Evolving Reflections – The National September 11 Memorial

March 12, 2013 at 5:56 pm Leave a comment


National September 11 Memorial, New York, NY
[Reflecting pool at North Tower, September 11 Museum by Davis Brody Bond in background] Dedicated September 11, 2011, Michael Arad, architect and Peter Walker, landscape architect; Photo by La Tanya S. Autry, 3/6/13

My recent visit to the National September 11 Memorial continues to linger on my mind. Over the years I have read many articles by scholars and journalists about the site. So I already had an idea of the memorial layout and design strategies. However, my experience at the site profoundly affects how I now understand it. Some key reflections:

  • The scale of Michael Arad‘s beautiful and austere pools on the architectural footprint of the World Trade Center is impressive. The immense size prohibits the ground-level viewer from seeing into the bottom of the open grave-like centers.
  • The waterfalls create a very dynamic element. The persistent sound of water is probably soothing. But on a stormy day such as when I visited, the flow of water was unsettling.  The unruly waves of water blowing out of the pool created a highly dramatic aspect that I didn’t anticipate.
  • The park-like space encourages contemplation and interaction. But it is counter-acted by the heavily guarded borders. As I expected, the area is highly regulated. Visitors have to secure passes to enter and go through airport-like security measures. But I hadn’t thought a great deal about how these restrictions intervene with the city layout and public memory until I was at the memorial.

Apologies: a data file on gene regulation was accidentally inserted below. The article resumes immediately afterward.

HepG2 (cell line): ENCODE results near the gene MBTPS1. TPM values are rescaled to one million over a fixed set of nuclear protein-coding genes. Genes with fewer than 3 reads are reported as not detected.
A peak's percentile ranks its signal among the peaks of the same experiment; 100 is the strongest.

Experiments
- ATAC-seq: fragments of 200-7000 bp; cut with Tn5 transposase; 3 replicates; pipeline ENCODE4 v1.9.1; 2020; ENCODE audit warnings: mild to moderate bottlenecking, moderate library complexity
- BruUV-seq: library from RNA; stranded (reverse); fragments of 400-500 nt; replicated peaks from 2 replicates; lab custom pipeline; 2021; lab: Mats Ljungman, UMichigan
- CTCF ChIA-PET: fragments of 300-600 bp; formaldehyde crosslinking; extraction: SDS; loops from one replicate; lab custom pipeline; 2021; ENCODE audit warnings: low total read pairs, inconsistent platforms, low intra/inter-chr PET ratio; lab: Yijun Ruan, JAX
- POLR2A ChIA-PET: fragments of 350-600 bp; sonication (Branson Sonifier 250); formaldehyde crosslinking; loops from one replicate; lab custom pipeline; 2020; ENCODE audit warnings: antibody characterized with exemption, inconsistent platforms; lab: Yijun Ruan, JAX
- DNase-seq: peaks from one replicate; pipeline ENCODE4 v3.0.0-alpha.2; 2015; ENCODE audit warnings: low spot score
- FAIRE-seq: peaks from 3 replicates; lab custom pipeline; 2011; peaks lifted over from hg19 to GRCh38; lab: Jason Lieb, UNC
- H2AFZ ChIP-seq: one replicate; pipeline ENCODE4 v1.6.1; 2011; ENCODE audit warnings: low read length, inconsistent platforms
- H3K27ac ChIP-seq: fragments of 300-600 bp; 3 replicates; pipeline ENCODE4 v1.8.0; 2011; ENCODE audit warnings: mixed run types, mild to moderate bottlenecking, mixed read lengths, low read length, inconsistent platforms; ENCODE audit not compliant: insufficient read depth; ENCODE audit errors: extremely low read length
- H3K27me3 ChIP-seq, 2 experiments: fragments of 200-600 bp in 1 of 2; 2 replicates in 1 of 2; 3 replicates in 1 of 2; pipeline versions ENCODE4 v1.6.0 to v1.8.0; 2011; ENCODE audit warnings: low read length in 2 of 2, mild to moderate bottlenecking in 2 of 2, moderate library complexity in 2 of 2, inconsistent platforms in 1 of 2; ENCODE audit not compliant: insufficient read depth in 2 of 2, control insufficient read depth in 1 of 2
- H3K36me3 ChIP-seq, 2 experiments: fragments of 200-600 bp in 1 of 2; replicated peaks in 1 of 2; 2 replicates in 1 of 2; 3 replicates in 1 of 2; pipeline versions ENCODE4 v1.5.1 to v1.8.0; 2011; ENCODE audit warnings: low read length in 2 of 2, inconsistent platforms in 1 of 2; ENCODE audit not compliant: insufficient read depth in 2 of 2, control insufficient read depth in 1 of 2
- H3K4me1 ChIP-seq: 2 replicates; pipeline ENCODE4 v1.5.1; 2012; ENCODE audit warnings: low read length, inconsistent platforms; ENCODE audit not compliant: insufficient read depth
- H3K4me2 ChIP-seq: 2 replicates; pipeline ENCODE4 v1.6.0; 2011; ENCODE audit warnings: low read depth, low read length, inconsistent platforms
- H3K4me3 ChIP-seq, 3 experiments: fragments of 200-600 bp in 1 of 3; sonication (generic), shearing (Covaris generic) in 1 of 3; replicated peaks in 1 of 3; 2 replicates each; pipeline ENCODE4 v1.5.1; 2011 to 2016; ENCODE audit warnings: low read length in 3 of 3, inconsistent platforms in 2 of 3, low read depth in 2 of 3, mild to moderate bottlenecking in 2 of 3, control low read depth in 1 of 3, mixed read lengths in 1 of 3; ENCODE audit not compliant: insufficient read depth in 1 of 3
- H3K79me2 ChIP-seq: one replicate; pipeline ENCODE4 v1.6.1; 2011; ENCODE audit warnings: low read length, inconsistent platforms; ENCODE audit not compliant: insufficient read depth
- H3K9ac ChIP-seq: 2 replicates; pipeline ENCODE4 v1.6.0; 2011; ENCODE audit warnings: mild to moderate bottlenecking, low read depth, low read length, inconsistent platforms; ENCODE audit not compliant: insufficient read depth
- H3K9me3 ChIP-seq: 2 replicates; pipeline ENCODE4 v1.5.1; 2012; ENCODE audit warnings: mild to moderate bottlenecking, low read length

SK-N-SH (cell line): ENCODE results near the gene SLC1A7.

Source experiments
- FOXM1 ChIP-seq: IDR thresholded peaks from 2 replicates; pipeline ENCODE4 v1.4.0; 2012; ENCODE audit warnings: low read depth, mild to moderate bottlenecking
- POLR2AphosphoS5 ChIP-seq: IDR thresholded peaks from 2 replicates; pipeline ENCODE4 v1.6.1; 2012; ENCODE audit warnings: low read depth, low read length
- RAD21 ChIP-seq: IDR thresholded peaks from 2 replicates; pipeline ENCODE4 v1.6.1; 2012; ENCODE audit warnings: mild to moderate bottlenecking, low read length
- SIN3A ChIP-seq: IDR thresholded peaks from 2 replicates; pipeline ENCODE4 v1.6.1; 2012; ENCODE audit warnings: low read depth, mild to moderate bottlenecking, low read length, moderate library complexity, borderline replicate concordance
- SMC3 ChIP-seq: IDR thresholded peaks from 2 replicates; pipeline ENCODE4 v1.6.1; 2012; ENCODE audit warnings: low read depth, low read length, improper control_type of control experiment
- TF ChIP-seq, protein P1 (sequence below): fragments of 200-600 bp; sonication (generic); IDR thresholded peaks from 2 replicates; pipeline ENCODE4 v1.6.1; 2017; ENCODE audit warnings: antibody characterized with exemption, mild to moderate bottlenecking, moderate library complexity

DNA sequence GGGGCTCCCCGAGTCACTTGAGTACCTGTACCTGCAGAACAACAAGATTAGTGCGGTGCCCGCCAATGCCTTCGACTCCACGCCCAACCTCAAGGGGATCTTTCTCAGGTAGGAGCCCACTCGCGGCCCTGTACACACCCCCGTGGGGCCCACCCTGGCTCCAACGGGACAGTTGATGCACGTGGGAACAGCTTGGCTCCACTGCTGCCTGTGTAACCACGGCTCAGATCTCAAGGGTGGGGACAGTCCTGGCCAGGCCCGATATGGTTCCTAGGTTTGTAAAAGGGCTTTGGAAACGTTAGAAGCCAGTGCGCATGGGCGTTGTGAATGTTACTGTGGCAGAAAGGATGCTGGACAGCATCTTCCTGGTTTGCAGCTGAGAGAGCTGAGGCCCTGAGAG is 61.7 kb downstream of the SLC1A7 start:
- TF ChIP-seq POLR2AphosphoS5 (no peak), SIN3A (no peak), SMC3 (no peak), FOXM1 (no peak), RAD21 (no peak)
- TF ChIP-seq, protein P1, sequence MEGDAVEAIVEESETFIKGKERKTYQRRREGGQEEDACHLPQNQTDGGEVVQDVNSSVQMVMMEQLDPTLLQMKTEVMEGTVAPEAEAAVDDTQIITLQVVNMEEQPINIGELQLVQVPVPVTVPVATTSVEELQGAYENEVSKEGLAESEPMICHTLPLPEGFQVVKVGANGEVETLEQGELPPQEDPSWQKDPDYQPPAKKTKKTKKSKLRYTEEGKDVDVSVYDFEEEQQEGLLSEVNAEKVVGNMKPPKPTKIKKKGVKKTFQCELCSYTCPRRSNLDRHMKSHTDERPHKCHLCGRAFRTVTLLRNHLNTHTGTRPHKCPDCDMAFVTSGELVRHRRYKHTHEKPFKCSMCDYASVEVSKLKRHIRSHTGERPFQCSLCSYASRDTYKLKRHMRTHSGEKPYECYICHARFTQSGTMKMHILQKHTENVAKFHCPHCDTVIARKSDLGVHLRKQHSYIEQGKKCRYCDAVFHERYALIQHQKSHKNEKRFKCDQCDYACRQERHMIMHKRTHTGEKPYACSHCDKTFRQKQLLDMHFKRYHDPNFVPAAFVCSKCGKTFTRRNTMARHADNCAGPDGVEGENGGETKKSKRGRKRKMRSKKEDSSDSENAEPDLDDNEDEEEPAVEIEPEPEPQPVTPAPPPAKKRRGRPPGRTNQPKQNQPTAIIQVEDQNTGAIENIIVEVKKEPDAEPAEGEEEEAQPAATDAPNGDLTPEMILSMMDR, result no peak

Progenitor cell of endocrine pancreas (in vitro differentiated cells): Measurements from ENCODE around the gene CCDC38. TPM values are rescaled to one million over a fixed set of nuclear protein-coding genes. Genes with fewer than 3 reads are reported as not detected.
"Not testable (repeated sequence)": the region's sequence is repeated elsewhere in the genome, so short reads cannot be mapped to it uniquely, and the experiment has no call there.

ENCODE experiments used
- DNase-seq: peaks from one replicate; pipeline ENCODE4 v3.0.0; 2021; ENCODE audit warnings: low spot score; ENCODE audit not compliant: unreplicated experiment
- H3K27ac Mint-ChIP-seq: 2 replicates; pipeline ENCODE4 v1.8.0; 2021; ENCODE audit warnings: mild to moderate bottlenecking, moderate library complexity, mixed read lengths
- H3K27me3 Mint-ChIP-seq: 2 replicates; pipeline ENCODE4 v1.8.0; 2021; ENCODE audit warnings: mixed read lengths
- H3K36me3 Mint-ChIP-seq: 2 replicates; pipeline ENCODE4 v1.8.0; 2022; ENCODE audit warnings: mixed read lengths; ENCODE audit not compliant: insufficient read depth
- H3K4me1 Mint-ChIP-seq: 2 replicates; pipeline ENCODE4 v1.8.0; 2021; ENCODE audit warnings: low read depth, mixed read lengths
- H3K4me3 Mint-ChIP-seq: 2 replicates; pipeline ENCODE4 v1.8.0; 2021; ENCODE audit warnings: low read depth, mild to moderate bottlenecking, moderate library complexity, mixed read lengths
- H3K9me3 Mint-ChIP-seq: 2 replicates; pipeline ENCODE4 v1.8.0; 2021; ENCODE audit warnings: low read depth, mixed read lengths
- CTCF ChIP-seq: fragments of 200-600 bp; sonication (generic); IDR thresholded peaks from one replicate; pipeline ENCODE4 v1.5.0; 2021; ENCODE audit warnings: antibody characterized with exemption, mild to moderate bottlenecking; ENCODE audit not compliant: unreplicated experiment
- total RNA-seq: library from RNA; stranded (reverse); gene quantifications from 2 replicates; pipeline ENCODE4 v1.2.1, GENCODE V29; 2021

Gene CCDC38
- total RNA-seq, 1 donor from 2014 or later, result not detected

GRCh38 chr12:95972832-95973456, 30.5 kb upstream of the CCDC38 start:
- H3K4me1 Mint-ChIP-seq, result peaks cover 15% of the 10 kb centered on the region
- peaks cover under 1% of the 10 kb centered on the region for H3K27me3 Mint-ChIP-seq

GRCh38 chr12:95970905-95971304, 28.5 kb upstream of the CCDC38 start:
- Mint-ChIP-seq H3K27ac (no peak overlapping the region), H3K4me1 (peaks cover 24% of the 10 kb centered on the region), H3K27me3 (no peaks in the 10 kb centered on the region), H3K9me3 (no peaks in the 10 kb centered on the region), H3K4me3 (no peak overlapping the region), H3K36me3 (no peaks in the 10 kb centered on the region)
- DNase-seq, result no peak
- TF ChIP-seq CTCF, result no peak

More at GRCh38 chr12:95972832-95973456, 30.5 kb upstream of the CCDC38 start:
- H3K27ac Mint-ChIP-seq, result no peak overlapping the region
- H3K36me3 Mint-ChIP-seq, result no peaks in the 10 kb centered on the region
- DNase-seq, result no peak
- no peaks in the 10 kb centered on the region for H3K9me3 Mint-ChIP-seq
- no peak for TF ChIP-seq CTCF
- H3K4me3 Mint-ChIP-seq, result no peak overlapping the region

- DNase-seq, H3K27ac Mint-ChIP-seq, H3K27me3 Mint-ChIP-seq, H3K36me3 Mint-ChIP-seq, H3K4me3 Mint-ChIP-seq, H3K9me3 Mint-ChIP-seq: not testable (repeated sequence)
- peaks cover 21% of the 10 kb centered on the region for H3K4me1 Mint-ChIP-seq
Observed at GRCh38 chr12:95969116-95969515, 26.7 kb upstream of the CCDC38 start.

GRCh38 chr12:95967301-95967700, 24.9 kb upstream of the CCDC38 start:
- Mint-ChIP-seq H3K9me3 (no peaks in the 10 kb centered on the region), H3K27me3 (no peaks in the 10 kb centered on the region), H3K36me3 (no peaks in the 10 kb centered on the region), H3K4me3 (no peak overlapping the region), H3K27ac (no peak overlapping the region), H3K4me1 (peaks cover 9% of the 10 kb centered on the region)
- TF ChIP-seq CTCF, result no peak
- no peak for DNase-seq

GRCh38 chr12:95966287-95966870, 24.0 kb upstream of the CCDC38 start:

• Additionally, after following the roped paths to the exit,  a gift store – the visitor center, confronts the visitor. This consumerist feature relates the memorial to the prevalent museum strategy of blockbuster art exhibitions and, as Professor Marita Sturken describes, the “kitchificscation of experience.”  Yet, the memorial visitor fortunately isn’t forced to walk through the shop as is the case at many museums.

In a  2012 Huffington Post editorial, Sturken argued that the National September 11 Memorial needs to contextualize 9/11 within the broader realm of human rights issues.  She cites various memorial strategies that people have implemented in several South American countries.
As an art historian, I appreciate her position. Yet I think it’s important to note the role of politics in shaping the public memory of 9/11. I think the National September 11 Memorial is responding to our current situation that remains embroiled in a contentious flux involving definitions of national tragedy, military conflict, anti-terrorist measures, and citizenship. Similar to the surrounding construction zone, this memorial is still in a state of evolution. With time the memorial’s interpretative strategies will probably change and perhaps become more expansive as Sturken suggests.

Entry filed under: Memorials/Monuments, Public Space. Tags: , , , , , , .

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